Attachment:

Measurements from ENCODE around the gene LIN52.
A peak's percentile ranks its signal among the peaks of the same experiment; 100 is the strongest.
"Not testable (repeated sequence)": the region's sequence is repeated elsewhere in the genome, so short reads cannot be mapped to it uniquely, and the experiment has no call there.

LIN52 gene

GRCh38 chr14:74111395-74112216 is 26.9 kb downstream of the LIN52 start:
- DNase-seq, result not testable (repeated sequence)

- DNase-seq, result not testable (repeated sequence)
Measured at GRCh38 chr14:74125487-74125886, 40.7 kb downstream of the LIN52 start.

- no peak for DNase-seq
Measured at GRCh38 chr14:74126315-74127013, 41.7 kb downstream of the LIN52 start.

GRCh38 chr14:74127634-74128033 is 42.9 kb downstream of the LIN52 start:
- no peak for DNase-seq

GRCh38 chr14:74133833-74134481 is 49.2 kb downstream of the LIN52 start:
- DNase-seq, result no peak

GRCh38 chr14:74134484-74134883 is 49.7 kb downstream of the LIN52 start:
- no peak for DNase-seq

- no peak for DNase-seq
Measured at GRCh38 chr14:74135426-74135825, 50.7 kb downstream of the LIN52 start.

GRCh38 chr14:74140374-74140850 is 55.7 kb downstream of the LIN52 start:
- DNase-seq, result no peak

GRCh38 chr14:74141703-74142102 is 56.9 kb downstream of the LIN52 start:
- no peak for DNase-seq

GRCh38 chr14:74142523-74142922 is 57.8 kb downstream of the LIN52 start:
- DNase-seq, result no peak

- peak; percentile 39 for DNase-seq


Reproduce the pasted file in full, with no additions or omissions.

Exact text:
Measurements from ENCODE around the gene LIN52.
A peak's percentile ranks its signal among the peaks of the same experiment; 100 is the strongest.
"Not testable (repeated sequence)": the region's sequence is repeated elsewhere in the genome, so short reads cannot be mapped to it uniquely, and the experiment has no call there.

LIN52 gene

GRCh38 chr14:74111395-74112216 is 26.9 kb downstream of the LIN52 start:
- DNase-seq, result not testable (repeated sequence)

- DNase-seq, result not testable (repeated sequence)
Measured at GRCh38 chr14:74125487-74125886, 40.7 kb downstream of the LIN52 start.

- no peak for DNase-seq
Measured at GRCh38 chr14:74126315-74127013, 41.7 kb downstream of the LIN52 start.

GRCh38 chr14:74127634-74128033 is 42.9 kb downstream of the LIN52 start:
- no peak for DNase-seq

GRCh38 chr14:74133833-74134481 is 49.2 kb downstream of the LIN52 start:
- DNase-seq, result no peak

GRCh38 chr14:74134484-74134883 is 49.7 kb downstream of the LIN52 start:
- no peak for DNase-seq

- no peak for DNase-seq
Measured at GRCh38 chr14:74135426-74135825, 50.7 kb downstream of the LIN52 start.

GRCh38 chr14:74140374-74140850 is 55.7 kb downstream of the LIN52 start:
- DNase-seq, result no peak

GRCh38 chr14:74141703-74142102 is 56.9 kb downstream of the LIN52 start:
- no peak for DNase-seq

GRCh38 chr14:74142523-74142922 is 57.8 kb downstream of the LIN52 start:
- DNase-seq, result no peak

- peak; percentile 39 for DNase-seq